Saying Goodbye to the Amazing Nayarit-Style Seafood Dishes at Mariscos Chente - A Farewell to Sergio [Thoughts + Pics]


Good question. I dunno. I didn’t know who the woman was (although I’ve seen her b/f), but I was assumed that the non-Sergio chefs at the other related eateries might be taking over. I’ve only been to Mariscos Chente 3x total, so I don’t feel like I know them enough to ask…

Perhaps @westsidegal can shed some light?


I haven’t and it made me drool.


Thanks @paranoidgarliclover. I think in the Eater article it mentioned Coni Seafood folks (so Sergio’s ex-father & mother-in-law and the ex-wife would be taking over)?




I’m sorry to hear Sergio is moving on. I do hope it is a decision that he has chosen to make. I don’t know, nor care to know, their family business, but I will say I have been satisfied with my visits to Mariscos Chente on Imperial in Inglewood when Sergio was manning the grill (before it became Coni’Seafood), and I’ve been satisfied after the switch to Coni’Seafood following his departure and other family members taking over (echoing a poster above). I haven’t been to the Centinela location, but maybe it will still be worth a visit after the switchover if Coni’Seafood is any indication.


The Centinela location suffered from consistency issues in the kitchen after Sergio left years ago. I think with that and Sergio’s reputation with many of the customers, the number of eaters fell.

I think in an effort to draw business, this location set up a karaoke stage (which doubled as a music system). I don’t know about others, but this single move scared us away from ever eating in their dining room again - really loud and the “singers” were definitely amateur.

The food became more consistent again where many of the dishes we usually ordered while Sergio achieved a “pretty solid” rating from us, including the Pescado Zerandeado. The kitchen staff seemed to stabilize with supplemental help from some of the family members (I recall one of the teenage daughters being taught how to work the grill).

With Sergio’s return, we could perceive a difference in the dishes - not so much the quality and care in the kitchen, but more bells and whistles (e.g. diced mango in the Marlin tacos, additional dishes off-menu).

The down side is we also noticed the seafood didn’t seem as fresh. I don’t know if Sergio’s return was reciprocated by previous customers returning, but we didn’t see it. During dinner, the place was often empty (or maybe one or two tables occupied) when we’d pick up our order.


hey…that’s not nice, amigo!


How much of a difference in taste was the Pescado Zarandeado at Coni’s (does Connie herself cook here?) vs Sergio’s. I think I read somewhere that Papa Chente consider his daughter Connie his best cook he ever trained.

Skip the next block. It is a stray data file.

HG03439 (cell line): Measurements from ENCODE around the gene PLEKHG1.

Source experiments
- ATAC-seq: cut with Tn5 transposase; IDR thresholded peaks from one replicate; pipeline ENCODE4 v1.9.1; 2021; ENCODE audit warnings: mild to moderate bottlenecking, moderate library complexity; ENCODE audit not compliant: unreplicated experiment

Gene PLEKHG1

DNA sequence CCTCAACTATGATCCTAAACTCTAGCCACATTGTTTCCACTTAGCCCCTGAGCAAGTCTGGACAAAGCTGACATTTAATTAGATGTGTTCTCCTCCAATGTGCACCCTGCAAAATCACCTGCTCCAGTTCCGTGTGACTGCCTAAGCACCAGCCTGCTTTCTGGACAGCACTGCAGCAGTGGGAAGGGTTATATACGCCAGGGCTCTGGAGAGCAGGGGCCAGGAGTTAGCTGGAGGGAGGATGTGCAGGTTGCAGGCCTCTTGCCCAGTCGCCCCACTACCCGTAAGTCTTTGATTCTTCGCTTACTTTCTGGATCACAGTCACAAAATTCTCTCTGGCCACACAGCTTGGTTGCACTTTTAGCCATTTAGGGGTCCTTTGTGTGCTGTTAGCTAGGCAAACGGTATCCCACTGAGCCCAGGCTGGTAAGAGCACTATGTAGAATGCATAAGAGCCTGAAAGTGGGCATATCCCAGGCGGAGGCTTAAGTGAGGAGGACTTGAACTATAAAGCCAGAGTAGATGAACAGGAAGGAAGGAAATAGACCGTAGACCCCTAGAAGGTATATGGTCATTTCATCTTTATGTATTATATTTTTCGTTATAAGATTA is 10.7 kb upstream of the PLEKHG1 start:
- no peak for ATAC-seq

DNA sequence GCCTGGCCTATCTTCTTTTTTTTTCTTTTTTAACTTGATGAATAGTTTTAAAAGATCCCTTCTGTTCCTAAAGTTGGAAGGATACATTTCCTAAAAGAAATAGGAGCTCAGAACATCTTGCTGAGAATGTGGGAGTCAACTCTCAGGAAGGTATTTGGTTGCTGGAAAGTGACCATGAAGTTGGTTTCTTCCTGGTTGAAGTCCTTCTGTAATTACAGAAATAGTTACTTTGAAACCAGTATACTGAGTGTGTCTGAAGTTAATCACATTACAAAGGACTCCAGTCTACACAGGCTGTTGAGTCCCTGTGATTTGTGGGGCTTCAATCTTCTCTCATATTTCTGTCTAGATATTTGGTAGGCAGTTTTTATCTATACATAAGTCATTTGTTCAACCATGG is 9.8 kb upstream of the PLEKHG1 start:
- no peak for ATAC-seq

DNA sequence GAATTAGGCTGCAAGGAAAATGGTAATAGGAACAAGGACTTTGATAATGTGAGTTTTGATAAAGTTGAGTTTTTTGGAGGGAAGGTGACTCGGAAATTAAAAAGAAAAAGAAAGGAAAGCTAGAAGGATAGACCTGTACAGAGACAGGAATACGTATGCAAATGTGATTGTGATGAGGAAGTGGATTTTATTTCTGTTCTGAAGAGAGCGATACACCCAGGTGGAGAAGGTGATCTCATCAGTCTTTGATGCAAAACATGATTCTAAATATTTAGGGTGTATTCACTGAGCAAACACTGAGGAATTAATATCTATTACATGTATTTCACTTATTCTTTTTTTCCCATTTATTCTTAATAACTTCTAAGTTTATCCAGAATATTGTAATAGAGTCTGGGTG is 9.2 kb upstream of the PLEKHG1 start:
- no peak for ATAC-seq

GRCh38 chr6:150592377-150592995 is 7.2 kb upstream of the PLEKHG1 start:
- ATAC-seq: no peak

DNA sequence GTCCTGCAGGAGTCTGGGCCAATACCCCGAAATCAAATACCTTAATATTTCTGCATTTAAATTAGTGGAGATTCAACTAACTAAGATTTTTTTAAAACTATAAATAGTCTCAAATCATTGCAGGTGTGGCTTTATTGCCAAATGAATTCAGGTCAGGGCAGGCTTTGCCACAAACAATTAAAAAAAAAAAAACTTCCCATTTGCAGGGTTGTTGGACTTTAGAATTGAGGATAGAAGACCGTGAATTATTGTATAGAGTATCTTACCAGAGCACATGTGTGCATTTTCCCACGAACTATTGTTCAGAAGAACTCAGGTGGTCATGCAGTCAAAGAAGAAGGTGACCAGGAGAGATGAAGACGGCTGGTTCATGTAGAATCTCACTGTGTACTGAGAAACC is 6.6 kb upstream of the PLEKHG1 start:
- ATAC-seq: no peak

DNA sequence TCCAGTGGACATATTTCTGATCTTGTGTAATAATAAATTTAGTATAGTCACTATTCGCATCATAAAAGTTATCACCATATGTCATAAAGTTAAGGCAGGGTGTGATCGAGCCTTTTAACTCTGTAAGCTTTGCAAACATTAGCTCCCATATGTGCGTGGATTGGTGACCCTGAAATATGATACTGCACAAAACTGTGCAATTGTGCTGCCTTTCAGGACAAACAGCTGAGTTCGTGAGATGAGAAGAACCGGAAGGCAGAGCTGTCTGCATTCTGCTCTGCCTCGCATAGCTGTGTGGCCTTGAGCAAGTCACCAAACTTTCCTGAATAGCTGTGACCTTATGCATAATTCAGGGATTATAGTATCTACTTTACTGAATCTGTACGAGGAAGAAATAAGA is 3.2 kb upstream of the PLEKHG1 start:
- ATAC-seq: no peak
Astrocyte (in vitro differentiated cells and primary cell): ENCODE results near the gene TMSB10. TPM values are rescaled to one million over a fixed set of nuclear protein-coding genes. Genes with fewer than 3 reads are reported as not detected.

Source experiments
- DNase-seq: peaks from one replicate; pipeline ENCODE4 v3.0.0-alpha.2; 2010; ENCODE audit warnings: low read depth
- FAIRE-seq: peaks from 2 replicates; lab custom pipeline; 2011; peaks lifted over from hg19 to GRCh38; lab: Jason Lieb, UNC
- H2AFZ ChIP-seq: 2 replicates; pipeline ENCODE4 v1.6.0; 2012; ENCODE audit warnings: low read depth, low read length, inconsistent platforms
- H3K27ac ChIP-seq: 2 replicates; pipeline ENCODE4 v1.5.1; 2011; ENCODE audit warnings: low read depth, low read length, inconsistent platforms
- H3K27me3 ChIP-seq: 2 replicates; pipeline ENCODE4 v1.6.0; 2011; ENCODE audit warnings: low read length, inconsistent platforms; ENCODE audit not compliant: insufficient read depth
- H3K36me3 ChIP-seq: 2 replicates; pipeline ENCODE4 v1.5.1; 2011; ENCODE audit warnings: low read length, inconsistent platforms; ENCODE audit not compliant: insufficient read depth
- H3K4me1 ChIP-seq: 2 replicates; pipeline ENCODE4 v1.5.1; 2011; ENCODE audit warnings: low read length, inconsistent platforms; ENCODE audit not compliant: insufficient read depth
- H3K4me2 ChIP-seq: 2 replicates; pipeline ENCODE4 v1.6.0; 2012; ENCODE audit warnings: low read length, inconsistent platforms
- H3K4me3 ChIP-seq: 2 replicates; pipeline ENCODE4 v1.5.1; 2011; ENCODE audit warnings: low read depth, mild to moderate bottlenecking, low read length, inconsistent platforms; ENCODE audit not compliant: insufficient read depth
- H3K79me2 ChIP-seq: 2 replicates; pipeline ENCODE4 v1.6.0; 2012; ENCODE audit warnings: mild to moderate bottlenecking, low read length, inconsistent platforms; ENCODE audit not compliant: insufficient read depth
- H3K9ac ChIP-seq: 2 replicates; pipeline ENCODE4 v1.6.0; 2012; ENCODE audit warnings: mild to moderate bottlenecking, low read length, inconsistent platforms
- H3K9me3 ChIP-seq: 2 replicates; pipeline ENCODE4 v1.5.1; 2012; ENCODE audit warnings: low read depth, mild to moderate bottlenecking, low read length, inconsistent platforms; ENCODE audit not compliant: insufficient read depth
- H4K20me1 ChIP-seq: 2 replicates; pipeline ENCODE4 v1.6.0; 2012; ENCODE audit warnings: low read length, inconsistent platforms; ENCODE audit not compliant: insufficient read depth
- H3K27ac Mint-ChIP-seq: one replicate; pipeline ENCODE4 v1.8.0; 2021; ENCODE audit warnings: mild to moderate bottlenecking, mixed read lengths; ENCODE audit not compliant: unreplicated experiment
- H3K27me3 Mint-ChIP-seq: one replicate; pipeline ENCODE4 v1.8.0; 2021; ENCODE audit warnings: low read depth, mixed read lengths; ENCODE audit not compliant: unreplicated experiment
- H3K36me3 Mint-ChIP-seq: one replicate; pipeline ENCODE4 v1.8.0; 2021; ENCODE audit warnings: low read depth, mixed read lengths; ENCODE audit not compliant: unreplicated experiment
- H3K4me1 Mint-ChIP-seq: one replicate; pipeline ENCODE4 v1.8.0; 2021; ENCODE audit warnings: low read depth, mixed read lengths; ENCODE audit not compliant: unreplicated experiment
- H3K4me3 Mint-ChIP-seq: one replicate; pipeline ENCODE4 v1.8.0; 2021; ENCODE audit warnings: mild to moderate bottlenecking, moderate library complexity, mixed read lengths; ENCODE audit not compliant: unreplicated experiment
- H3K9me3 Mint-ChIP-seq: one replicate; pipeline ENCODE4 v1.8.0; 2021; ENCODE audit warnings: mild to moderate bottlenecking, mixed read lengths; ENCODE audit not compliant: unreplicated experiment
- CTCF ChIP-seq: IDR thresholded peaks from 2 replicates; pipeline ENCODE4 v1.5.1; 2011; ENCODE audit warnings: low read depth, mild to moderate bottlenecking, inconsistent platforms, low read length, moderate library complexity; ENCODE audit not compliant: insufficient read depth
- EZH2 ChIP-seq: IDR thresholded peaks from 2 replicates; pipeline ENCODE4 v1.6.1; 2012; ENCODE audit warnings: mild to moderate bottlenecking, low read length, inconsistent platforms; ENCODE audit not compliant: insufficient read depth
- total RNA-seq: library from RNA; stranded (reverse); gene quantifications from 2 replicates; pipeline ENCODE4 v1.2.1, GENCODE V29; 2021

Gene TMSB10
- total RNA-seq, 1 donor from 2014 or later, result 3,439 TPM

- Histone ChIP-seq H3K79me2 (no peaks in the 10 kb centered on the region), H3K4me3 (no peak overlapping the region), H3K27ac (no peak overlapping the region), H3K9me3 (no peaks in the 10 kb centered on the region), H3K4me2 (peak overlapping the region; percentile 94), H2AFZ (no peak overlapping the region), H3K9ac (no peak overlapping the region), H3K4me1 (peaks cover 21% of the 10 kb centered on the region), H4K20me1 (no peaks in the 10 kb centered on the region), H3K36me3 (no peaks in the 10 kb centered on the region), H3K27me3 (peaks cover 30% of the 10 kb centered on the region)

And where is Papa Chente cooking at?


I don’t remember a difference in taste at the Imperial location, when it was Mariscos Chente’s and then Coni’Seafood.

Here are some images from two trips in 2011, when Sergio manning the grill.

And one from Coni’Seafood April 2017 (no Sergio). No tomatoes this time around, but preparation similar otherwise.


Sorry, but it was seriously loud and the vocals weren’t my cup o’ tea. When John Boutte belts out a ballad in a small club, it’s like Sam Cooke reborn. Not here.


Ha ha Ha ha ha. I was just kidding – As if I was one of the singers!
I found it very annoying to


You answered my question. If biz is so slow they’re probably not going to the fish market everyday. I’ll be in the area next week. I guess it’s time to finally try Coni’Seafood!


Remember Thai Elvis? We need a Nayarit-style Kool Moe Dee.


In 2011 I visited Coni’s Seafood many times in Inglewood while working down there. I got to know Sergio pretty well for the short time I was there. Now this may be bullshit, but he quoted me as having his fish flown in Daily from where he lived in Mexico. I just remember eating his awesome food.


I recall someone on Chowhound posting that Mariscos Chente used to take a bus from San Diego down to Sinaloa or Nayarit, load some ice chest with seafood and haul it back to the restaurant twice a week. So I would put some credibility in Sergio’s claim.

I just don’t know how committed they were as time progressed. Not that anything was inedible, but we all felt that the seafood just wasn’t at the same level of freshness as in the past.


I was told by the staff at El Cheko that they do import the snook fresh and not frozen from Mexico.


The new sign for Coni’Seafood is up.


Meanwhile, the old Mariscos Chente spot is being taken over by a sandwich shop.